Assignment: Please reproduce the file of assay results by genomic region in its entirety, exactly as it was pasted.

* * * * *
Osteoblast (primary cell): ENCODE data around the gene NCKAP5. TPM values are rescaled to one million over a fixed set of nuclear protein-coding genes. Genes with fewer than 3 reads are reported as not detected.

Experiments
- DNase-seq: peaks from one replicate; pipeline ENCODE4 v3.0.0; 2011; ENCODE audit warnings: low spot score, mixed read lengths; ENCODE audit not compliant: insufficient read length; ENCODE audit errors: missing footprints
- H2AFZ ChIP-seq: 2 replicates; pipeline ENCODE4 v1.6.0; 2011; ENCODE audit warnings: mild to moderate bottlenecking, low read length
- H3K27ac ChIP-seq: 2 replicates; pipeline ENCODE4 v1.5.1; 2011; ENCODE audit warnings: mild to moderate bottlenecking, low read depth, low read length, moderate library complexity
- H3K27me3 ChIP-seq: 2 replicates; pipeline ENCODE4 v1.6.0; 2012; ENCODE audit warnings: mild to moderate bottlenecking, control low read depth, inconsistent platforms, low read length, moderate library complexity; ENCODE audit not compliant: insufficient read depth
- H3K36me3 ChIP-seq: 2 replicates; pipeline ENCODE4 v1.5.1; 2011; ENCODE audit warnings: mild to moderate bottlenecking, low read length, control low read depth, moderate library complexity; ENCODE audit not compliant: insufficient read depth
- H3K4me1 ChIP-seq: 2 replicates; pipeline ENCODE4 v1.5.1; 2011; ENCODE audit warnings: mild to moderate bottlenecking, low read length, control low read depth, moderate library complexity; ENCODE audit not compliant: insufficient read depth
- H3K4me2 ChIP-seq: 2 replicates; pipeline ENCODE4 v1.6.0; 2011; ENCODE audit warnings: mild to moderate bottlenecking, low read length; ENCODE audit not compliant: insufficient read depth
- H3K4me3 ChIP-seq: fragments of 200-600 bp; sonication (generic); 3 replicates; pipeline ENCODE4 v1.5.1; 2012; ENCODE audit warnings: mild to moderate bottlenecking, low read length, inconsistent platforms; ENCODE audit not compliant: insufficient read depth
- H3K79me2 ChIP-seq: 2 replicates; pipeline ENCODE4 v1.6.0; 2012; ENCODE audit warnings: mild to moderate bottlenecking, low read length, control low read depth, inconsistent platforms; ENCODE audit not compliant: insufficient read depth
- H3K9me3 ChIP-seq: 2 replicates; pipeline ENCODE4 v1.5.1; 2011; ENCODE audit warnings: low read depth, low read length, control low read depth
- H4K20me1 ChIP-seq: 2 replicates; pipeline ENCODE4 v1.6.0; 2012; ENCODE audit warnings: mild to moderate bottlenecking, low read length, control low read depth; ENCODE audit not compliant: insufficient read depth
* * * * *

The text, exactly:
Osteoblast (primary cell): ENCODE data around the gene NCKAP5. TPM values are rescaled to one million over a fixed set of nuclear protein-coding genes. Genes with fewer than 3 reads are reported as not detected.

Experiments
- DNase-seq: peaks from one replicate; pipeline ENCODE4 v3.0.0; 2011; ENCODE audit warnings: low spot score, mixed read lengths; ENCODE audit not compliant: insufficient read length; ENCODE audit errors: missing footprints
- H2AFZ ChIP-seq: 2 replicates; pipeline ENCODE4 v1.6.0; 2011; ENCODE audit warnings: mild to moderate bottlenecking, low read length
- H3K27ac ChIP-seq: 2 replicates; pipeline ENCODE4 v1.5.1; 2011; ENCODE audit warnings: mild to moderate bottlenecking, low read depth, low read length, moderate library complexity
- H3K27me3 ChIP-seq: 2 replicates; pipeline ENCODE4 v1.6.0; 2012; ENCODE audit warnings: mild to moderate bottlenecking, control low read depth, inconsistent platforms, low read length, moderate library complexity; ENCODE audit not compliant: insufficient read depth
- H3K36me3 ChIP-seq: 2 replicates; pipeline ENCODE4 v1.5.1; 2011; ENCODE audit warnings: mild to moderate bottlenecking, low read length, control low read depth, moderate library complexity; ENCODE audit not compliant: insufficient read depth
- H3K4me1 ChIP-seq: 2 replicates; pipeline ENCODE4 v1.5.1; 2011; ENCODE audit warnings: mild to moderate bottlenecking, low read length, control low read depth, moderate library complexity; ENCODE audit not compliant: insufficient read depth
- H3K4me2 ChIP-seq: 2 replicates; pipeline ENCODE4 v1.6.0; 2011; ENCODE audit warnings: mild to moderate bottlenecking, low read length; ENCODE audit not compliant: insufficient read depth
- H3K4me3 ChIP-seq: fragments of 200-600 bp; sonication (generic); 3 replicates; pipeline ENCODE4 v1.5.1; 2012; ENCODE audit warnings: mild to moderate bottlenecking, low read length, inconsistent platforms; ENCODE audit not compliant: insufficient read depth
- H3K79me2 ChIP-seq: 2 replicates; pipeline ENCODE4 v1.6.0; 2012; ENCODE audit warnings: mild to moderate bottlenecking, low read length, control low read depth, inconsistent platforms; ENCODE audit not compliant: insufficient read depth
- H3K9me3 ChIP-seq: 2 replicates; pipeline ENCODE4 v1.5.1; 2011; ENCODE audit warnings: low read depth, low read length, control low read depth
- H4K20me1 ChIP-seq: 2 replicates; pipeline ENCODE4 v1.6.0; 2012; ENCODE audit warnings: mild to moderate bottlenecking, low read length, control low read depth; ENCODE audit not compliant: insufficient read depth